The year 2001 began with the inauguration of President George W. Bush who, like all presidents since Nixon, pledged a reset of America’s relations with the Chinese Communist regime.
His immediate predecessor, Bill Clinton, who had criticized the first President Bush for “coddling the butchers of Beijing” after the Tiananmen Square massacre, went through his own turbulent first term with China. In the midst of it, Clinton’s leading Asia diplomat responded to a direct question from the Chinese military on how Washington would react if China attacked Taiwan. His answer – “it would depend on the circumstances” – became the mantra for the doctrine of “strategic ambiguity” through subsequent administrations.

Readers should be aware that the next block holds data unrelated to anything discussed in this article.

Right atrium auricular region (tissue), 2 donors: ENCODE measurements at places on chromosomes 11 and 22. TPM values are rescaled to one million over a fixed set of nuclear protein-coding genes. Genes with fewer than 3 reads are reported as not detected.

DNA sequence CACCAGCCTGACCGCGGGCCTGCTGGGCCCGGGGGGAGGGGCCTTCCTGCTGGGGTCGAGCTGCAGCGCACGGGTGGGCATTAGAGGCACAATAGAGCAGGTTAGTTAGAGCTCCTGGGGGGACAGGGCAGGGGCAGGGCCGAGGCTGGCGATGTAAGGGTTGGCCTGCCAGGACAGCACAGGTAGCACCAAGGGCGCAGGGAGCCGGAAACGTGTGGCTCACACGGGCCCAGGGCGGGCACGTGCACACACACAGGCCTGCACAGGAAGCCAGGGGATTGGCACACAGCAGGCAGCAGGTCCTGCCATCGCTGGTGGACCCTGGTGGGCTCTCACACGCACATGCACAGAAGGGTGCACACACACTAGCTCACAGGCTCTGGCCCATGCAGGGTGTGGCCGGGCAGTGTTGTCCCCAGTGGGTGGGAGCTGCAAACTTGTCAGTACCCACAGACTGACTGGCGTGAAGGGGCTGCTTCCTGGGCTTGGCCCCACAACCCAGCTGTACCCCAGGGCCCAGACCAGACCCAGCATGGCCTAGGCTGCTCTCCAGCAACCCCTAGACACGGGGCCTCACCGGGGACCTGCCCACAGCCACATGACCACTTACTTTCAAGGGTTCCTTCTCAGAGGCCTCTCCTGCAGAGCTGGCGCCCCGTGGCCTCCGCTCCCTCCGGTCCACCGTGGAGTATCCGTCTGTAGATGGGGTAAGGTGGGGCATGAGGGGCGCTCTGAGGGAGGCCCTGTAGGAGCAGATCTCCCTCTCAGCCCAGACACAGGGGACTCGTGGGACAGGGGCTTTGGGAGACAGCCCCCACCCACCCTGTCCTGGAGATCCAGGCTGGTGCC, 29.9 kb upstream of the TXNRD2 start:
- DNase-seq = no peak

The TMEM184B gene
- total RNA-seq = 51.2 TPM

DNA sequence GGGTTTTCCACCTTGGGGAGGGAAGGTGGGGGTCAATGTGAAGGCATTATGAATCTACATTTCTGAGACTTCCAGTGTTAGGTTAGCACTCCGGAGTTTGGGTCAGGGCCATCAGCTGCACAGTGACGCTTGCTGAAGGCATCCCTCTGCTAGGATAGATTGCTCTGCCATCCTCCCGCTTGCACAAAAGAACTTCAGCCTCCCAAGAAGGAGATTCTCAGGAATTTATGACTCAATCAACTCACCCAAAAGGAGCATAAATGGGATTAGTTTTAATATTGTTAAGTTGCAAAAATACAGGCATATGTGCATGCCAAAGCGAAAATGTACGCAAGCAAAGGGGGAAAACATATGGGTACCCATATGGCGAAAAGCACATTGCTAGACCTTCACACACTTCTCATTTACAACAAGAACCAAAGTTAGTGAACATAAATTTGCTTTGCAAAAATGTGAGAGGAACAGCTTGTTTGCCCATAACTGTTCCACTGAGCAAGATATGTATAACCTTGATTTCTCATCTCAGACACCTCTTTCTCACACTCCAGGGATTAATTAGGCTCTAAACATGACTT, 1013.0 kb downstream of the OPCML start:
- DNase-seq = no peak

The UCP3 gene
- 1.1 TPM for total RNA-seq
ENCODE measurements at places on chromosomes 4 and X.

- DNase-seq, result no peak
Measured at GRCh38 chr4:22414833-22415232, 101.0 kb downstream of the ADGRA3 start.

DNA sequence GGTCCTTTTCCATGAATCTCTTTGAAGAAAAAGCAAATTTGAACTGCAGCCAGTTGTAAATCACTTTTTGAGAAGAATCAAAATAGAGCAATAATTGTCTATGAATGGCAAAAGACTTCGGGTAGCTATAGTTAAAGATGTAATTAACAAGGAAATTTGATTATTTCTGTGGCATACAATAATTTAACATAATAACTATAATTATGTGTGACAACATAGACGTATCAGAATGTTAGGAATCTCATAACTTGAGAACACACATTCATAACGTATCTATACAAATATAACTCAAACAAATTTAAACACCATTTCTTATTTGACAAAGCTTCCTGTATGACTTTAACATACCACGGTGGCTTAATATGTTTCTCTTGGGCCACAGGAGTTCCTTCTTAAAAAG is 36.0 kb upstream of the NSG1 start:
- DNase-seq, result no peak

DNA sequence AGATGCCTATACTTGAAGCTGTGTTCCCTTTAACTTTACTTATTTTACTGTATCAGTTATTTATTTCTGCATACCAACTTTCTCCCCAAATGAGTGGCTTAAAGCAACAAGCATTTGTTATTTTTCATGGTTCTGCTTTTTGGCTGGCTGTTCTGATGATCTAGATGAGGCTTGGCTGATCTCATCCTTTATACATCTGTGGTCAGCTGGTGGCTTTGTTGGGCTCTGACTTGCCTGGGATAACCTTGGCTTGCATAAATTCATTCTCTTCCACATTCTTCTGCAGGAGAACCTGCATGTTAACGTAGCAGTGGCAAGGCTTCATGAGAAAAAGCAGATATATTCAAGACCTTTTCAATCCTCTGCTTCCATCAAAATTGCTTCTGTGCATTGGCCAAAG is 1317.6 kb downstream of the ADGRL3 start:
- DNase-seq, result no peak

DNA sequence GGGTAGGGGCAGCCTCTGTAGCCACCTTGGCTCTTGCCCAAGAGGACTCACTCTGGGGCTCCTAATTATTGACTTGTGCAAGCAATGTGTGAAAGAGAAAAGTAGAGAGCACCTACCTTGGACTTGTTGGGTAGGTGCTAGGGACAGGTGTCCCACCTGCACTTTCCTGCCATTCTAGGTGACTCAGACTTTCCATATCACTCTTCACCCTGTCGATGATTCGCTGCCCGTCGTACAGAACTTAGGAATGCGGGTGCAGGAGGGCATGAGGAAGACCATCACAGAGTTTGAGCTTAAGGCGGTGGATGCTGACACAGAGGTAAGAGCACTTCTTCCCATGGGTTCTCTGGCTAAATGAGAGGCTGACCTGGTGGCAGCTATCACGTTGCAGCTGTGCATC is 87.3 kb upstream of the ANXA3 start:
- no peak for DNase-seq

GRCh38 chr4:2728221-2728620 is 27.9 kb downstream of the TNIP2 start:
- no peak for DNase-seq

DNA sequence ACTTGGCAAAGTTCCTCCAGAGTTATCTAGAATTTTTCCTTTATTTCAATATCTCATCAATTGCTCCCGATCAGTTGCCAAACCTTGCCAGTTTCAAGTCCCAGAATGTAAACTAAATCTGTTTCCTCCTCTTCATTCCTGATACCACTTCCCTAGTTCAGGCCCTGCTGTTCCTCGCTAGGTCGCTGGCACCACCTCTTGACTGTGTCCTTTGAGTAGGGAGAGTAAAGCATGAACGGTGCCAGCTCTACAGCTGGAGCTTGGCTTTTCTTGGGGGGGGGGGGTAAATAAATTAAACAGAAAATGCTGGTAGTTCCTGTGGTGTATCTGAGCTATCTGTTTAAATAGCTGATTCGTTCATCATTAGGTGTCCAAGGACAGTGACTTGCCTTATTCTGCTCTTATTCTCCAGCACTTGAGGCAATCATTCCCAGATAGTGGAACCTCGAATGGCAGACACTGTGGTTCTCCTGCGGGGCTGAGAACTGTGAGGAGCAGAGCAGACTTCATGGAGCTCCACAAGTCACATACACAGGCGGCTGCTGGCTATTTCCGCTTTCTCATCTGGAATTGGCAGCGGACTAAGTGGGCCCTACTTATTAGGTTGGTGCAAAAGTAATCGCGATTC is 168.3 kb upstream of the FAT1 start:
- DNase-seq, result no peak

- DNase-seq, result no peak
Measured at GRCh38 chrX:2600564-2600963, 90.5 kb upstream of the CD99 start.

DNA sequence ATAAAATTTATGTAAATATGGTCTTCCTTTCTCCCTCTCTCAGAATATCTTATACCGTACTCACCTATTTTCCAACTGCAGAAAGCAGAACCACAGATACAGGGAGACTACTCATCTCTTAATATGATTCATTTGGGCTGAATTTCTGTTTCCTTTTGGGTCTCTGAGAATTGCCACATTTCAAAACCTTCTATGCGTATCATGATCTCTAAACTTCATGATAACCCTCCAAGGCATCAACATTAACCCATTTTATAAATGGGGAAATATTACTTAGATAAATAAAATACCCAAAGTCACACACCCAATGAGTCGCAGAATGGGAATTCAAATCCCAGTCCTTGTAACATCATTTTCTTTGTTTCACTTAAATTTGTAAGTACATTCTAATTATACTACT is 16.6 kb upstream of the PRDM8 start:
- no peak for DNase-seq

After Bush II took office, however, Beijing presented him with an early test of his own resolve in the face of China’s increasing assertiveness in the region. On April 1, 2001, a Chinese jet fighter pilot aggressively tracked and harassed a lumbering US reconnaissance aircraft, clipping the EP-3’s wing, destroying the Chinese plane and killing the pilot, and forcing the US plane to make an emergency landing on China’s Hainan Island. Beijing extracted an apology from Washington, detained the crew for over a week, and held the plane for months before allowing the US military to retrieve it, dismantled and crated.